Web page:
“Good morning, everyone! Let’s turn our cameras on, mute our microphones, and remember to raise your hands for questions. Who’s ready to learn something new today?” My virtual background was a custom birthday shoutout for one of my students, and I was excited for them to enjoy a bit of celebration in the meeting chat.
As my partner teacher began laying out the lesson plan for the day, I started to think about how the average school day has changed since the start of the pandemic. When school went online, the usual peer bonding time during class, recess, and lunch evaporated, and individual curiosities became harder to explore. Regardless of current circumstances, students still deserve to feel like their school days are meaningful, and that they’re active participants in their own education.
So, what does a fulfilling school day look like right now?
My colleagues at City Year Detroit and I have been trying to find out. And while it’s been a challenge, we’ve hit on a few strategies that have helped.
First is doing everything we can to make the classroom environment comfortable, rather than frustrating. Creating consistency in the virtual classroom establishes a sense of comfort for students and is essential to student success. Alongside the partner teachers we work with, the City Year Detroit AmeriCorps members have generated a set of virtual norms for our students to review and follow at the start of each class.
In my classes, I post a “Today’s Work” list in the main classroom channels to give students a static place to find their work. It helps them ask specific questions about their assignments and prevents students who are late or having technology trouble from feeling confused or excluded. We also created spaces for small groups, separate from the main classroom, that are dedicated to providing students with individual attention and making sure no one gets lost in the flurry of new rules.
Making students comfortable also means simple things like using student’s names in conversation. Asking students about their lives outside of school and praising thoughtful questions fosters a classroom community that feels less distant.
When I was a student, having peers and teachers I could rely on made me feel heard and that someone was looking forward to seeing me in class every day. This year, I’ve focused on building tutor-mentor relationships with students strong enough for them to feel like they have a real ally as they confront the challenges of virtual learning. My students know that if they have a question, I will always try to answer it, and that dynamic has resulted in rewarding conversations about their lives in and out of school.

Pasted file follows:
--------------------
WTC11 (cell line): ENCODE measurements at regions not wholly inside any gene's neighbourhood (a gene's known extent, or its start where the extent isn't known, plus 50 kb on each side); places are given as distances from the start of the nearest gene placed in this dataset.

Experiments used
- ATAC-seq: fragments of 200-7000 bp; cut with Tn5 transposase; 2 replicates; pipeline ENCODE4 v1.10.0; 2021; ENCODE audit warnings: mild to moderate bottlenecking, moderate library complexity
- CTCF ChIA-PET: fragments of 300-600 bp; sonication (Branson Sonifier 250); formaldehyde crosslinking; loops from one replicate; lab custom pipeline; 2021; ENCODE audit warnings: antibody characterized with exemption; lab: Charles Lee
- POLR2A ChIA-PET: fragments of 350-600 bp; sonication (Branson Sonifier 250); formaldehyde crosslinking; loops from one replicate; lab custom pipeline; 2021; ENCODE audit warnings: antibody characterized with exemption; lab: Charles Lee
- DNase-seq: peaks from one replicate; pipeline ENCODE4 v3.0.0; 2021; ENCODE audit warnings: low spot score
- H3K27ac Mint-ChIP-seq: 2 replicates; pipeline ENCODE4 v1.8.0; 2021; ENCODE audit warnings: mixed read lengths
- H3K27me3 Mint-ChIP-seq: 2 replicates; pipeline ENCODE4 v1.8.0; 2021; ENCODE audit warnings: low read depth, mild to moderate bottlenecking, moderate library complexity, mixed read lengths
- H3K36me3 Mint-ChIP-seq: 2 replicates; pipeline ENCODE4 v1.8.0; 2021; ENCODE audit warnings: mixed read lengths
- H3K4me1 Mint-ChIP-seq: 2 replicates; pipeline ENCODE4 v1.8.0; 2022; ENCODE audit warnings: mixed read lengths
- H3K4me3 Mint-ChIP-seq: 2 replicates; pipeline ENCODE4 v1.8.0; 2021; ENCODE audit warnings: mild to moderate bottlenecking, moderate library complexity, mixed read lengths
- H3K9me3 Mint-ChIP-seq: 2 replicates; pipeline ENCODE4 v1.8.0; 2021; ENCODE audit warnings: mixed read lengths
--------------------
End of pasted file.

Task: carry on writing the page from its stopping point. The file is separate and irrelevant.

During one of my small group sessions, a student was telling me about her plan to create a calmer space for herself at home to improve her focus and her progress on iReady, an online lesson platform. She was so absorbed in that day’s work that she asked for a few extra minutes to finish up so she could tell me her final score. A few weeks before, I could barely get her to log on to class or do her assignments, let alone show excitement about classwork. Now, I can see on her face that she’s happy with the success resulting from her hard work.
Still, virtual school can be difficult or frustrating for many students. Spending time getting them to articulate their feelings and find healthy ways to manage stress — reflective thinking, journaling, stretches, and breathing exercises — has been more helpful than ever.
Now that we have established virtual academic basics, we are channeling more focus into fun. No physical school means the loss of field trips and other chances to explore and find meaning outside of the classroom. I have used my Bitmoji classroom — an animated virtual class space — to bring exciting activities to my fourth grade students. From the Bitmoji classroom, students can visit the Detroit Institute of Arts, watch weekly PBS videos, practice their vocabulary, and even swim with the fish at the Shedd Aquarium. One of my AmeriCorps colleagues, Zelda, arranged virtual trips to Disneyland and used first-person videos to “ride” the rollercoasters with their class. To help their students focus, other members Matt and Steph had their students create music playlists to listen to while they work.
Virtual learning and excursions are not the same as being able to offer students hands-on exploration, but we’re making every effort to ensure that this school year is as “normal” and as meaningful as possible for our students.
Rachel Pfannes is an AmeriCorps member proudly serving with City Year Detroit. Rachel is from Detroit, Michigan and graduated from the University of Michigan with degrees in biomolecular science, Spanish, and sociology.